where the tangent is the architecture
I'm an independent bookseller, so please forgive me if I chatter about books. They're almost all I have.
The stories are true. Mortal Instruments arrives tomorrow on Blu-ray Combo Pack & DVD!
Wait wait wait. Look at the symbol in that second GIF. Is this movie about Hott Majik Teenz a remake of Twin Peaks?
After I first read Dracula, for a time, I would kill and eat flies.
It was easier, even then, to imagine myself as the madman. There is a reality to Renfield, a sort of compassion, that cannot exist in any of the Men or Women or Beasts or Doctors in that marvelous book. Renfield, and later Woyzeck, later Pessoa’s bean counter, is outside of that book’s major lusts. He is no Lear, but some poor bastard seizing in the front row as Lear speaks. No Blake, a Clare. He is not mad in the grand sense—no young man growing up in a small American town can have access to, can imagine, anything that frees him entirely from the cage of the suburban around him. Madness is less possible than death, or sex, or undeath. Renfield is as far as I could get. Strange, disruptive, caged, an agent for unease. His subservience is disgusting. He is the way out of plot, is the way to something. If lust is subsumed by the novel, by the adult, then disgust is the way one survives the smell of a minivan.
I ate flies on hot summer afternoons in a kitchen.
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What? What? Something in my teeth? What are you staring at?
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You guys, I think a drone is just a remote control helicopter…
Well, maybe not just a toy.
“We were having tea and just eating a bit and then there were missiles… . When I gained consciousness, there was a bandage on my eye. I didn’t know what had happened to my eye and I could only see from one.”
Ｙｏｕ ｎｅｅｄ ｔｏ ｖｉｂｒａｔｅ ｈｉｇｈｅｒ ｓｏ ｙｏｕ ｃａｎ ｃａｐｔｕｒｅ ｔｈｅ ｏｐｅｎｉｎｇ ｏｆ ｔｈｅ ｐｏｒｔａｌ ｔｈａｔ ｃｏｎｎｅｃｔｓ ｔｈｉｓ ｅａｒｔｈ ｏｆ ３Ｄ ｔｏ ｏｎｅ ｅａｒｔｈ ｏｆ ４Ｄ ｏｒ ５Ｄ
Just read EMPTY SPACES by the great M John Harrison, the third in his wonderful Kefahuchi Tract series.
In it, among much much madness, there is a scene in which an old man is shoved into another dimension by means of the harnessed energies of three people masturbating, channeled through an infant skull in a tin box. I imagine that looked rather like this.
The good folks at this year’s 5-under-35 book awards at powerHouse had very nice goodie bags, including a handsome Kindle cover. Thanks, folks!
I decided to improve upon mine.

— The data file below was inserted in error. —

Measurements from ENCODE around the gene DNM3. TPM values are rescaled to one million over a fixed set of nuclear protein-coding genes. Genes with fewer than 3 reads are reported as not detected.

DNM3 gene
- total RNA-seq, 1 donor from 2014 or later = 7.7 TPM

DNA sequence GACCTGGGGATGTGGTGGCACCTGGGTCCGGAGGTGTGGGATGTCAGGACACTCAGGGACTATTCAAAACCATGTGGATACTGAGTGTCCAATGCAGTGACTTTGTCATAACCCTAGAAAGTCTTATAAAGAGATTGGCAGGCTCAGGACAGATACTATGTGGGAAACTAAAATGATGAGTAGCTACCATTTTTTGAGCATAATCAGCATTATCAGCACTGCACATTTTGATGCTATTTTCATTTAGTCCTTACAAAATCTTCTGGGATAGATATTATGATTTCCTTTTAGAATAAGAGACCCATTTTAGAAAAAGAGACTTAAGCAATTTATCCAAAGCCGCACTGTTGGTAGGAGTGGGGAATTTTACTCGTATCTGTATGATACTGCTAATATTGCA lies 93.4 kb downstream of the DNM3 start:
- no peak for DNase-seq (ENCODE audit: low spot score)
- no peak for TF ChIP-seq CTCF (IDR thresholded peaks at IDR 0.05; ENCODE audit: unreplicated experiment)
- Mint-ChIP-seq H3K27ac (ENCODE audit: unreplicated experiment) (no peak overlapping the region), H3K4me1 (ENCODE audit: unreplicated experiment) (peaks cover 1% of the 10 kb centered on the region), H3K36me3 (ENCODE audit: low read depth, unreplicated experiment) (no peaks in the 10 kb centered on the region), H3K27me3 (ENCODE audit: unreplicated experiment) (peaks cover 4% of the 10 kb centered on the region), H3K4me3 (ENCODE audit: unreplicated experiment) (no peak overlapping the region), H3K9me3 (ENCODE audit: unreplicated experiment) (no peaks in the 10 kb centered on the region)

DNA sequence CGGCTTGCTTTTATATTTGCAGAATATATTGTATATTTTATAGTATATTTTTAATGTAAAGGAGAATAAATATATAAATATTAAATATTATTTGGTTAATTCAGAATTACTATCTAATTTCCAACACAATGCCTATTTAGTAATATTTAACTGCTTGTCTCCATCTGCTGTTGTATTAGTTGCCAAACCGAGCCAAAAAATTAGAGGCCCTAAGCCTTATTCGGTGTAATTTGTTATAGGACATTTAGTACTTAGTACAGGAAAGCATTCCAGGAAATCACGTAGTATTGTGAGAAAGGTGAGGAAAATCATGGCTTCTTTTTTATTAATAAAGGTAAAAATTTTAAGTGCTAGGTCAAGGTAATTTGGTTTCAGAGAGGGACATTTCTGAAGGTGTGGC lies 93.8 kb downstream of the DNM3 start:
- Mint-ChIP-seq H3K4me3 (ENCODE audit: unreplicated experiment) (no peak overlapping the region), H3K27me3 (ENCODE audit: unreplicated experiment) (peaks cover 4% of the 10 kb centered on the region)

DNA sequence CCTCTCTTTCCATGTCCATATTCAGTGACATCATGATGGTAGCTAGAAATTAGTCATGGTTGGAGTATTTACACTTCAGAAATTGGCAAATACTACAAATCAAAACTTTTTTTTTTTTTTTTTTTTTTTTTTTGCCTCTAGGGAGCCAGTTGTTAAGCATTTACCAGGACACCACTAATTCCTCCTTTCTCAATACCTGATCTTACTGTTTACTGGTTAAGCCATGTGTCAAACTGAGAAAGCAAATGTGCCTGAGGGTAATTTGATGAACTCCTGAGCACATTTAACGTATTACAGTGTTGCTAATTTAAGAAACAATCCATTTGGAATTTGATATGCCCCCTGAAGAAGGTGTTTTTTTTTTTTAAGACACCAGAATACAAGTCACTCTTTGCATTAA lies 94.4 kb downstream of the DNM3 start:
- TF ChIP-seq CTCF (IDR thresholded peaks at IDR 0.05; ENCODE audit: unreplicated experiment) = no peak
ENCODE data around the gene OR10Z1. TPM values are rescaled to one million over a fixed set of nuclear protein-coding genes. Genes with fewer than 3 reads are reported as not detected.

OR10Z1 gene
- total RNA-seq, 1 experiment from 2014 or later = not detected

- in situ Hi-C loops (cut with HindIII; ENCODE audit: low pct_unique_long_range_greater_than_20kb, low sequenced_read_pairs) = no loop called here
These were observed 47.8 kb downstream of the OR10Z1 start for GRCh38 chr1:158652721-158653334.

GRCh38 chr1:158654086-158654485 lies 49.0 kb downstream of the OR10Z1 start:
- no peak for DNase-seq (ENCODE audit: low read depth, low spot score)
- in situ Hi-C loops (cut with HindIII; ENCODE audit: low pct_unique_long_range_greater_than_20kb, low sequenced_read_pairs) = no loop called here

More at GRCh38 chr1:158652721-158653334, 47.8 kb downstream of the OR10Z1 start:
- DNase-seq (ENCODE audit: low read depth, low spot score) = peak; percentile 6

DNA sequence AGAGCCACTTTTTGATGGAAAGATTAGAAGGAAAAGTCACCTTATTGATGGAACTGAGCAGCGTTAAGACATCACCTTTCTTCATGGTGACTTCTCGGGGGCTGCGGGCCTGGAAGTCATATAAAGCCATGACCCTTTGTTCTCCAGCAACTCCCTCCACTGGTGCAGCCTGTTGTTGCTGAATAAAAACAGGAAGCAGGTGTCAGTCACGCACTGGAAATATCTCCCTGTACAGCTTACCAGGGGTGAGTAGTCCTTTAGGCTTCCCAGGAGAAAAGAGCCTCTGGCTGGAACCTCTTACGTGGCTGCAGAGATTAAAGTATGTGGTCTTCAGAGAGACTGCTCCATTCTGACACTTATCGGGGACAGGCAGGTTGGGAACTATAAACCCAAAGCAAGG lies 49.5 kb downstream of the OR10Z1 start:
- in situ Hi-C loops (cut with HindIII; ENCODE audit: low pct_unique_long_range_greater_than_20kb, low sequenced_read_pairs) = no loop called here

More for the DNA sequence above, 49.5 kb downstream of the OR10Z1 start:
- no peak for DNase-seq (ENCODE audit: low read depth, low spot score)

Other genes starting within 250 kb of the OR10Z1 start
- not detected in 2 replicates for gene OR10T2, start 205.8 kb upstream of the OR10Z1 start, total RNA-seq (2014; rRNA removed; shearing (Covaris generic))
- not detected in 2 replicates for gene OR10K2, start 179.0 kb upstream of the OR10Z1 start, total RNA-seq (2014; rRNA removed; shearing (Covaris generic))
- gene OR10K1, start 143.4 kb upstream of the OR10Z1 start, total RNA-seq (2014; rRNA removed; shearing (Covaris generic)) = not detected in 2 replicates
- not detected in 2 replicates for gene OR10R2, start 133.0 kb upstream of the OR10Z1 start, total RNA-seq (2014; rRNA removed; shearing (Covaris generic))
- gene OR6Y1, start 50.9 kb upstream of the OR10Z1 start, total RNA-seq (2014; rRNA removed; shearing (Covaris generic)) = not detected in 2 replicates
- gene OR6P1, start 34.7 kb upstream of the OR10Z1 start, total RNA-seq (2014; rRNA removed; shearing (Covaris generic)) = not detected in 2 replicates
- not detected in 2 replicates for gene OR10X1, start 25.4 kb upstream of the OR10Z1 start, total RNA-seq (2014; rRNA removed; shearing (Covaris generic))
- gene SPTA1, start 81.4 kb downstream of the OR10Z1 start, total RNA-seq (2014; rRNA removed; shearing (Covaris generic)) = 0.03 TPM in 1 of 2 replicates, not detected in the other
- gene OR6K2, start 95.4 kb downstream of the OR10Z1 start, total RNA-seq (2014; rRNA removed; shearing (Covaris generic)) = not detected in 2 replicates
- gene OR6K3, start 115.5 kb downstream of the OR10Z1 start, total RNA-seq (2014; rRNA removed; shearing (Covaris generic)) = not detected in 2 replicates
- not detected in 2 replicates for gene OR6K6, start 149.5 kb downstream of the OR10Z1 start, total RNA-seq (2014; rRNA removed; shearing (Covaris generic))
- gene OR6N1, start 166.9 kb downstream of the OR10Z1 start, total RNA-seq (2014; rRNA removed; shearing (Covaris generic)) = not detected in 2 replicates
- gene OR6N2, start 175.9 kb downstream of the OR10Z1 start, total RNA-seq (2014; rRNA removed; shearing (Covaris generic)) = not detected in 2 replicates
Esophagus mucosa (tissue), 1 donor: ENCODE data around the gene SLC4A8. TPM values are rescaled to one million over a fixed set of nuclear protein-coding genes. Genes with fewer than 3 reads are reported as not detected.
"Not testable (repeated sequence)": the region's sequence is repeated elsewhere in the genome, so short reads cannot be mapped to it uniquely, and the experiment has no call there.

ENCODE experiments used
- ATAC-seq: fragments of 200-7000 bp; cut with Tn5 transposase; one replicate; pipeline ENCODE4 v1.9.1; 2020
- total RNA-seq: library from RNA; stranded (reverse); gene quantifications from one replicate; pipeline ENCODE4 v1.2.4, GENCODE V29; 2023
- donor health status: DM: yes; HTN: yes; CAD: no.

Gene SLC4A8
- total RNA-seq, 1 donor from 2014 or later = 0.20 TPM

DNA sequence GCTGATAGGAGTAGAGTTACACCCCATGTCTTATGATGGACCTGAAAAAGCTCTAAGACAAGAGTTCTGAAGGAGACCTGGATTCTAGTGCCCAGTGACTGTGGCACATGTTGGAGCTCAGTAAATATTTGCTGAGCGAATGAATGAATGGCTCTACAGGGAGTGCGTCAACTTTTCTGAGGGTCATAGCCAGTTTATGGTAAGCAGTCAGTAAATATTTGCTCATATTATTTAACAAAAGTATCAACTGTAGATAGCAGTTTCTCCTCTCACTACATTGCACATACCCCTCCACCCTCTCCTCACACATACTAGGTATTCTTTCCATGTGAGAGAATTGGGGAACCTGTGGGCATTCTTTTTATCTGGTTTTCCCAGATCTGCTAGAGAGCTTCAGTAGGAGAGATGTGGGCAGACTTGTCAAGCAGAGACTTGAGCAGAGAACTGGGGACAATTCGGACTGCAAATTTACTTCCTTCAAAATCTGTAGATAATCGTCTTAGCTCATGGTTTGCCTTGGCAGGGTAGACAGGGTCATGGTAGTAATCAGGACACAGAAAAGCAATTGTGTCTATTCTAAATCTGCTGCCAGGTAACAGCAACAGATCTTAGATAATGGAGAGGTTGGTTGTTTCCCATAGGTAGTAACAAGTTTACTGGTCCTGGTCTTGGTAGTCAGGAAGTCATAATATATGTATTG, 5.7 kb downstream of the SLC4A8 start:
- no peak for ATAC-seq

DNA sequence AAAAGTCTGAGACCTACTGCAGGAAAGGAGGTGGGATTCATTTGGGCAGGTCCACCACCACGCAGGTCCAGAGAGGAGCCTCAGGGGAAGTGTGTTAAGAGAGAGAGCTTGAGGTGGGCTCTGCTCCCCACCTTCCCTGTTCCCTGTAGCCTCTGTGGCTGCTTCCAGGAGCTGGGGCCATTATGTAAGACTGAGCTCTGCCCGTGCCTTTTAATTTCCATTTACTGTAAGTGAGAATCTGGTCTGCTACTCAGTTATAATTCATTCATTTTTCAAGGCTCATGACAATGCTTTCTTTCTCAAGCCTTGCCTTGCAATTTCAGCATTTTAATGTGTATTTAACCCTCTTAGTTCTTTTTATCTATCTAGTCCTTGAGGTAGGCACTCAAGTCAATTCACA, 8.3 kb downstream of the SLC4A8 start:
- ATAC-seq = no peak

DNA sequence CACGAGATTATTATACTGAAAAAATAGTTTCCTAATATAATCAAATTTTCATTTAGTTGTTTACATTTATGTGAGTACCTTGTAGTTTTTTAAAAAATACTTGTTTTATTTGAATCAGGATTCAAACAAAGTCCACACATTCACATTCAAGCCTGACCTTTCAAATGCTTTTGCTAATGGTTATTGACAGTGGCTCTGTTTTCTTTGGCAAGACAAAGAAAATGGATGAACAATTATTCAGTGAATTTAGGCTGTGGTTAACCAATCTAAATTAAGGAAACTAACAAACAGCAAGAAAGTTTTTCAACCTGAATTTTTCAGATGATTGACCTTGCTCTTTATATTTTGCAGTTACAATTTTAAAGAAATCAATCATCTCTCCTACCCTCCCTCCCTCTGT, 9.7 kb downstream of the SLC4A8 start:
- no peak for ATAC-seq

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Thrift store find.
Bruce Catton, incidentally, is the most famous Petosegan in history, though he mostly lived in New York. There was a plaque of him outside the public library in town, next to the drop box they didn’t use anymore, by the door they didnt use anymore, across the street from the phone company.
I had my first kiss in that library, around a corner, down some steps, in our winter boots.
Also please note: that cover photo is hilariously accurate.
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This is basically two work blog posts in a row now, but I had fun making this (crouched down, ass sticking out, in the sun outside our office) so what the hell, here you go.
My more-employed half is doing a crazy thing in Brooklyn on Sunday. He and whomever joins him (no one?) will be walking from a cafe in Windsor Terrace, up through Prospect Park, stopping at Terrace Books, a bookstore in Park Slope I forgot the name of, then somewhere else I forgot — the library? — then to Unnameable in Prospect Heights, then to Greenlight in Ft. Greene, all along the way reading a book about bookstores. Out loud. The logistics of this make me so nervous, but it probably won’t matter when it comes down to it (or so I’ve told him). We did a run-through (walk-through) of this on Saturday and I was prepared to hate it (as is my wont) but the book is actually nice to hear out loud, and while a few people gave him funny looks, it was pretty enjoyable. A little thrilling in its stubborn ridiculousness! If you feel like walking for four hours and reading out loud of an okay/cute/goofy/I mean I laughed book about bookselling, and visiting some bookstores, you should go! And can I advise you now that if you do go do not wear your Converse with holes in the bottom. Not that you would. And buy an artisanal pop tart at Lark if you know at all what’s good for you.
This is a thing I’m doing. Because I like this borough and this book and the bookstores at the heart of each. Come along. We’re beginning at LARK cafe in Windsor Terrace at noon and walking to Terrace Books, powerHouse on 8th, the Brooklyn Library, Unnameable, and ending at Greenlight at about 4:30. The map is here. It’s an insane project, granted, but what the hell, what else are you doing? Visit a bookstore, eat a cookie, stroll in the sun, and read a book from 1917 to a crowd of strangers. Come for as much or as little as you like. I’ll be tweeting our progress at @melvillehouse.
Seriously, come. It’s something to do.
New contender for Most Romantic Poem Ever Written. From Ben Mirov’s excellent Hider Roser, Octopus Books, 2012.
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Clark at Maple Street Book Shops in New Orleans in a direct challenge to the old guard porpoise hegemony of Skylight Bookstore.
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